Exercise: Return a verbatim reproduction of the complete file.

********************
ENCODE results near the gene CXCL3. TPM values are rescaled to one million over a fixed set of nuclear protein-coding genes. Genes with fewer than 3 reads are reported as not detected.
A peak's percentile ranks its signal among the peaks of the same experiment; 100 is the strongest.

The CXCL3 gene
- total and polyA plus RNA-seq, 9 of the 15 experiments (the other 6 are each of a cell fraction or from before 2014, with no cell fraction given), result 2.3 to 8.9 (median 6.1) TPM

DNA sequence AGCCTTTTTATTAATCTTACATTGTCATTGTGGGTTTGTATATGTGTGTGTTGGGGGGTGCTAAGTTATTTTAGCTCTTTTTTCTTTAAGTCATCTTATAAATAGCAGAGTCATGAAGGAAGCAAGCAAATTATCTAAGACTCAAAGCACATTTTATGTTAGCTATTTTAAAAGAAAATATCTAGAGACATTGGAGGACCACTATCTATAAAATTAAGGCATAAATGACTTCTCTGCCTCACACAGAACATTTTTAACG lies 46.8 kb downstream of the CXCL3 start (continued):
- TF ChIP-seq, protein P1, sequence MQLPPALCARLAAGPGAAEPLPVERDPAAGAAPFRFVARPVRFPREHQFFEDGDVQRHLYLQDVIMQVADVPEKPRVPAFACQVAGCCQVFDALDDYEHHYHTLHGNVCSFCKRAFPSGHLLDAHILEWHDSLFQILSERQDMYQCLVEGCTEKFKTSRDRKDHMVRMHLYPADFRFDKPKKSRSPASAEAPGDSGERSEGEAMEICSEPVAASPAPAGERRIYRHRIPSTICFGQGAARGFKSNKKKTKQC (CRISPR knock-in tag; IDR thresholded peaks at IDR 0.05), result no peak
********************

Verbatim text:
ENCODE results near the gene CXCL3. TPM values are rescaled to one million over a fixed set of nuclear protein-coding genes. Genes with fewer than 3 reads are reported as not detected.
A peak's percentile ranks its signal among the peaks of the same experiment; 100 is the strongest.

The CXCL3 gene
- total and polyA plus RNA-seq, 9 of the 15 experiments (the other 6 are each of a cell fraction or from before 2014, with no cell fraction given), result 2.3 to 8.9 (median 6.1) TPM

DNA sequence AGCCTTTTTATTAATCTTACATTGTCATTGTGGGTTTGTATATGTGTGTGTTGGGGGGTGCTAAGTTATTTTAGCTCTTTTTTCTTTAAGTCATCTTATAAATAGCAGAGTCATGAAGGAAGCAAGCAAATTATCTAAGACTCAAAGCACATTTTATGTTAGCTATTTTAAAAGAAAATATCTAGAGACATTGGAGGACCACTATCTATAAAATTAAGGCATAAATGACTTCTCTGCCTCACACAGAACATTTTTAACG lies 46.8 kb downstream of the CXCL3 start (continued):
- TF ChIP-seq, protein P1, sequence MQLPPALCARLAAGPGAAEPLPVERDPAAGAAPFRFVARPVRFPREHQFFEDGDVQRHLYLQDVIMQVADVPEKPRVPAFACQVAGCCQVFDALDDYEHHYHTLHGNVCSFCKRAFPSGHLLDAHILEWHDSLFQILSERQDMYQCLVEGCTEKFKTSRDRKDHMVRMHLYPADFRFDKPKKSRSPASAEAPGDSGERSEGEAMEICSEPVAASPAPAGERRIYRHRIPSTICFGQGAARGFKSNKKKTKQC (CRISPR knock-in tag; IDR thresholded peaks at IDR 0.05), result no peak